Bring It On: Spring 2018

Photo courtesy of Broadway

Bring It On became a musical after the movie became famous.

This coming spring, Choate will stage Bring It On, the hit Broadway musical based on the eponymous cult classic movie. Bring It On features the music and lyrics of Tom Kitt, Amanda Green, and Lin-Manuel Miranda. Lin-Manuel Miranda is most famously known for his work on the Tony-award winning musical Hamilton. The musical chronicles an ambitious high school senior, Campbell, and her journey towards the prestigious national cheerleading championships. The musical is most well-known for its diverse characters and high-energy dance numbers.

“I chose Bring It On for many reasons,” director Ms. Deighna DeRiu commented. “I really wanted a show that was modern, had dance, was energetic, and told a story that could resonate with young people. It is about teenagers, there is not one adult character.” The show gives light to a vast perspective of voices through characters with varying social classes, sexual orientations, ethnicities, and race, giving audiences a view of what the authentic teenage experience in our modern time looks like. “It deals with conflicts and challenges that teenagers face every day, and has positive messages of diversity,” Ms. DeRiu remarked.

With acceptance and inclusion being major themes in the show, casting is a key component to both bringing the musical to life and showcasing the level of talent and diversity amongst Choate’s student body. Some students have expressed their concerns over racial typecasting, meaning that some specific races might have an advantage over others simply because there are more characters who align with the specific race. Kathryn Phillips ’20, one of the students who auditioned for the musical, reflected, “I think the show has great music and is really fun, but it is a little disappointing that we need to have a show with designated roles for students of color. It is frustrating that there is an insecurity in the arts about diversity. We should have a show that gives truly talented actors the lead roles instead of separating roles into designated races in order to secure diversity within the cast.”

Medina Purefoy-Craig ’20, another student who auditioned for the musical, has a different take on the issue. She commented, “I think that a show like Bring It On is perfect to showcase the subtle struggles in our daily lives between different races. For example, the character Danielle is normally portrayed as black, but casting a person with a different race in her role shows that those two races are interchangeable. It is important to acknowledge that each race has their own struggles and stories. However, the world itself isn’t black and white. There are other races who could portray this character and her story well. I hope through putting on Bring It On we could start conversations about race and discrimination no matter who steps into the shoes of the characters.”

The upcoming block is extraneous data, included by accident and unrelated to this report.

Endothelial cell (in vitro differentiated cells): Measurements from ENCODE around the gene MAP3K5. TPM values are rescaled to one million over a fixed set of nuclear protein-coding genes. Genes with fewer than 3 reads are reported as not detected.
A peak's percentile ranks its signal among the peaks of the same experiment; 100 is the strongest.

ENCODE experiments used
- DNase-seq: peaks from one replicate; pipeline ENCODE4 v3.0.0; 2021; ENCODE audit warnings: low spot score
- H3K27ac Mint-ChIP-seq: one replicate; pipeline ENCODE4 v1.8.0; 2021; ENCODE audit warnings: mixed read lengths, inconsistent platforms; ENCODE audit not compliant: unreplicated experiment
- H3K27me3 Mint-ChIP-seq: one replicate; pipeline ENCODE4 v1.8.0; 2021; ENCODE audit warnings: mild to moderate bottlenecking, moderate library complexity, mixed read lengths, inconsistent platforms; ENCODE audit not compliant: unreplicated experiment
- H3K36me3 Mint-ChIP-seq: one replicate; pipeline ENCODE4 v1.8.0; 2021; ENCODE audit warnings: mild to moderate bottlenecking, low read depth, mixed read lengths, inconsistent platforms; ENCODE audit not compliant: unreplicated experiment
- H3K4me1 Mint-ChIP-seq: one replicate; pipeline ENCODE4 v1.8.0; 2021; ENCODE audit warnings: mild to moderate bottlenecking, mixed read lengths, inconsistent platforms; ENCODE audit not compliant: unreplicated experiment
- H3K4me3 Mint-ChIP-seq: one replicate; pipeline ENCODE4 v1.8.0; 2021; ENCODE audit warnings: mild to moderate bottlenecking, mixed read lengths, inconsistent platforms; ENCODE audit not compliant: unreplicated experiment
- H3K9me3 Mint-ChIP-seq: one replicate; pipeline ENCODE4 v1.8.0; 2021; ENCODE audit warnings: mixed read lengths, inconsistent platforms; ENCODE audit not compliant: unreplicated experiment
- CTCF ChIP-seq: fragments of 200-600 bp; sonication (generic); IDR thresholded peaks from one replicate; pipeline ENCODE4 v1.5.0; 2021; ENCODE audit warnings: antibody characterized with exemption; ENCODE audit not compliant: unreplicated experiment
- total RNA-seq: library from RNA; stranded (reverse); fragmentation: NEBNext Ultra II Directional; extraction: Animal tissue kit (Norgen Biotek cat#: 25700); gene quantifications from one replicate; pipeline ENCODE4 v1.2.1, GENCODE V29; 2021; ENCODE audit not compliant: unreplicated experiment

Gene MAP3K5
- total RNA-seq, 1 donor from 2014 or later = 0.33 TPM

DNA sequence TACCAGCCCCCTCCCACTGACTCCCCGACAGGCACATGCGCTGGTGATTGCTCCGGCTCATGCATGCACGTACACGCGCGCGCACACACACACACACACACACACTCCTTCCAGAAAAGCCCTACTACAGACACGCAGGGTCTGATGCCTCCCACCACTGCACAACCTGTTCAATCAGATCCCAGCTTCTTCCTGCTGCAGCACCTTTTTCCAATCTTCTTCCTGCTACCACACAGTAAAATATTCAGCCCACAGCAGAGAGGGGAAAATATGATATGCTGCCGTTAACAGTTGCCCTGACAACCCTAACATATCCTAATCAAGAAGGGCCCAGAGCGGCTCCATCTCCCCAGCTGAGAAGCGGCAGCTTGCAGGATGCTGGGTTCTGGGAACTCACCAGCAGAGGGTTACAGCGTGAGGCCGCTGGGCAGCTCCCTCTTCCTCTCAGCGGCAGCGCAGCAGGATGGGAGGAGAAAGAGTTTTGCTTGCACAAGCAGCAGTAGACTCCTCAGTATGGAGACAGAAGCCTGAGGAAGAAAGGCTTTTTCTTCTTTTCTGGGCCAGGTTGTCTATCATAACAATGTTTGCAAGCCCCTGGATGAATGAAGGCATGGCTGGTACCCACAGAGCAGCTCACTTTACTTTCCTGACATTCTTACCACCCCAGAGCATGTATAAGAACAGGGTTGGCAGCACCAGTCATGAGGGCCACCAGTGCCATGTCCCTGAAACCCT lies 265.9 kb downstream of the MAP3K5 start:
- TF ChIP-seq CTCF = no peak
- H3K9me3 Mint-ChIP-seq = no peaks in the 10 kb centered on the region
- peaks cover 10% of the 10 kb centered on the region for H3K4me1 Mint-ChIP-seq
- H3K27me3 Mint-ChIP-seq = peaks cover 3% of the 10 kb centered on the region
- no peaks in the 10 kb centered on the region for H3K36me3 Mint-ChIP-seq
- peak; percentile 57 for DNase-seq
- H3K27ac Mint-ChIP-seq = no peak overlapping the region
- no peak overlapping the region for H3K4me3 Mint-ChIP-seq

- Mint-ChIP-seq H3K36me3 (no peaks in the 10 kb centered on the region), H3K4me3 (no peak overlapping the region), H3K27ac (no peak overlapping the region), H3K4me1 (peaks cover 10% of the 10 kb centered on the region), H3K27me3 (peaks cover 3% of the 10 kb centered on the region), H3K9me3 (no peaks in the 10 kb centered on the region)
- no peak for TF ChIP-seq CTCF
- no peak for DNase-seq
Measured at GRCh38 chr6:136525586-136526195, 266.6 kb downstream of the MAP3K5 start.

Ms. DeRiu made the choice to overlook the characters’ race in her casting.“The casting can be quite versatile and gives students opportunities to see themselves in the roles. I always hope to draw young people into the joy and magic of theatre, and help them find a home there, and when they can see themselves up on that stage in the characters that others have written, it helps them to identify and validate the issues they are facing as they navigate their young adulthood.” Although there are major discrepancies in the stories of all races, the human desire for acceptance and belonging remains universal.

In such divisive times when news and opinions can polarize the global population within seconds, it is important to leave art as a place of peace and as an intersection that allows people from all walks of life to build thought-provoking conversations through syntheses of collaboration and creativity. Ms. DeRiu gushed, “Now, more than ever, we need to use the arts to help make positive changes in the community — and, if we can do that through engaging and relevant content, then all the better.”

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